14 September 2020
The safety of our people and the communities in which we operate always comes first and managing our material safety risks is key. The failure of a tailings storage facility (TSF) is one of the most material risks at our operations.
We evaluate all 70 operated TSFs in line with the Canadian Dam Association (CDA) Safety Guidelines to assess the potential failure consequence at each. This includes our active facilities, closed facilities and acquired legacy facilities that BHP operates.
Under our Risk Framework, we estimate the potential impacts of our TSF failure risks by assuming the hypothetical, most significant failure of each TSF without regard to probability and assuming that all risk controls are ineffective. Once assessed, our focus is on preventing or reducing the likelihood of a TSF failure, as well as aiming to eliminate the potential impacts to people and the environment in the event of a failure. As part of this, we identify opportunities to improve controls that have been designed to prevent or reduce the likelihood of a TSF failure occurring. We also identify opportunities to improve mitigating controls; including actions that could be taken to reduce the potential impacts of a TSF failure should one occur.
Two examples of our work to reduce the risk of safety impacts to our people and nearby communities include the construction of a barrier at Newman Operations in Western Australia and, within our legacy assets, the work towards relocation of tailings from the Miami Avenue Tailings Project in Miami, Arizona.
Both projects significantly reduce the potential impact risk to people by removing the hazard, reducing its likelihood or removing people from the potential area of impact if there is a TSF failure event. The Miami Avenue Tailings Project will eventually eliminate the risk of a TSF failure at this facility.
Newman Operations Barrier
At Newman Operations (formerly Mount Whaleback) in the Pilbara region of Western Australia, operations have relied upon a TSF since the mid-1980s. The facility contains about 17,500,000 m3 of tailings. Early last year, we began a program of work to improve safety and reduce the potential impacts of a TSF failure at the operation. The most significant part of this program was the construction of a barrier between the TSF and the main processing hub.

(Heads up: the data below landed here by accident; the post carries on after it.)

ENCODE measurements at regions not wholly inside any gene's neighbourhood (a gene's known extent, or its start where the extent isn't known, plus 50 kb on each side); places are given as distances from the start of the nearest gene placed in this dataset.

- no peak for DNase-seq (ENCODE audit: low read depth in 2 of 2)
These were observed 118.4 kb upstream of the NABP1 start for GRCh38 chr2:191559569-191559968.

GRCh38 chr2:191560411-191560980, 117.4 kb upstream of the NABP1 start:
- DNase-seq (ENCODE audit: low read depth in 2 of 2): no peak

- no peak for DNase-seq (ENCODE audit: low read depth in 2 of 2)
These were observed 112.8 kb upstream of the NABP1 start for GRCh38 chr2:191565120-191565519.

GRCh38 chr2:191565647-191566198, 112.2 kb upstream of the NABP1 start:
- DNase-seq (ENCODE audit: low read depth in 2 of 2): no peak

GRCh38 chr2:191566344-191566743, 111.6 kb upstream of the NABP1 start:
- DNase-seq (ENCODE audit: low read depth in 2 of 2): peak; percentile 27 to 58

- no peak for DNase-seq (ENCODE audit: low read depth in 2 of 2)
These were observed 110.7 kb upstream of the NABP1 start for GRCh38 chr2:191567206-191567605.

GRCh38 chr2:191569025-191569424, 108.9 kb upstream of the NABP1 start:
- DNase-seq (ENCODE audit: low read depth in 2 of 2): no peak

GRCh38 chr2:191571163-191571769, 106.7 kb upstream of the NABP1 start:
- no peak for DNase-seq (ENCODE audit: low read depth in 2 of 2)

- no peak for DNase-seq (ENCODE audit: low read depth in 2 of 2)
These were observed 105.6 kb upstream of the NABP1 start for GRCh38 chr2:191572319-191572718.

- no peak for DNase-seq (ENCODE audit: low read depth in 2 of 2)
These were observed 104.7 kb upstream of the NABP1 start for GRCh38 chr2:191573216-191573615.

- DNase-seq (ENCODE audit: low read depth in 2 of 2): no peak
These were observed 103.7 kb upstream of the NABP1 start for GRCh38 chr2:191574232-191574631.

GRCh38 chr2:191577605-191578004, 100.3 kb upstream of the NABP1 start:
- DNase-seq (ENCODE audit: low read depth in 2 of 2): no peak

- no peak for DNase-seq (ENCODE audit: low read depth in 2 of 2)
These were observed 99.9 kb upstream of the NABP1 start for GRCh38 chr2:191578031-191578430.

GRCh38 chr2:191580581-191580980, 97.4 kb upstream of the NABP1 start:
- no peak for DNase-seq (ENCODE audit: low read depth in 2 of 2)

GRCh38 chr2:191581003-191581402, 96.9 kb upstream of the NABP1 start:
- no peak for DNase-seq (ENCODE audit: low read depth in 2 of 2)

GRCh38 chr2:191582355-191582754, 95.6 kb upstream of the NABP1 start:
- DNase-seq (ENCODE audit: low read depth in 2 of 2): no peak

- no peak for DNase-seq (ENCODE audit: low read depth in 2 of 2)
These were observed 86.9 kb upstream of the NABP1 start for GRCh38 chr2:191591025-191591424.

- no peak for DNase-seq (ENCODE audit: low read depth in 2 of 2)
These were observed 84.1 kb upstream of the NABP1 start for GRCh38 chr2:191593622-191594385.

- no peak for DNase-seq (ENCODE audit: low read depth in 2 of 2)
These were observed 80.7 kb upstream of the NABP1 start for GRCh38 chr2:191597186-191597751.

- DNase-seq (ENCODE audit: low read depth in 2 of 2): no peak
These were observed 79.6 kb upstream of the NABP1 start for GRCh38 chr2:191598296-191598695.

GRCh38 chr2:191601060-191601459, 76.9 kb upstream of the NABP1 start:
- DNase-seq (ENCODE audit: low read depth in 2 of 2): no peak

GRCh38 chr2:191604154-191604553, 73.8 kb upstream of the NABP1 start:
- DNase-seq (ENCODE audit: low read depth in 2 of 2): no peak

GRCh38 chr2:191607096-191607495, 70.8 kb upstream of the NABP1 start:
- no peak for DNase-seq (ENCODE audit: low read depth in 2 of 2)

The work was completed in two stages: the first phase reduced the facility’s CDA classification from ‘Extreme’ to ‘Very High’ (June 2019), and the second phase reduced the CDA classification further to ‘High’ (June 2020). A continued program of work around improvement of TSF stewardship remains a priority to us and is designed to support further improvements to tailings safety management at the facility.
Relocating tailings in Miami, Arizona
The Miami Avenue Tailings Project involves the relocation of legacy tailings from historic underground copper mining activities. Located in Miami, Arizona, BHP’s Miami Unit mine was acquired by BHP in the mid-1990s and the Miami Ave TSF has been inactive for over 90 years. This facility contains about 360,000 m3 of tailings, deposited between 1920 and 1921. While stable for many years, this facility has a CDA rating of ‘Extreme’ due to its proximity to the former copper boom town of Miami.
Our Risk Framework requires us to review risks and controls periodically. In January 2019, we reassessed the risk of a TSF failure at Miami Avenue and decided to eliminate the risk by relocating the tailings to a nearby depression on the interior of the mine site. This in turn will remove the risk of safety impacts to people in the potential impact zone. Logistics planning was completed in FY2020 and tailings relocation commenced soon after.
The removal of the tailings is expected to be completed at the end of 2020, eliminating the TSF failure risk from this facility. BHP has worked closely with the local community and external stakeholders to ensure a safe and transparent removals process.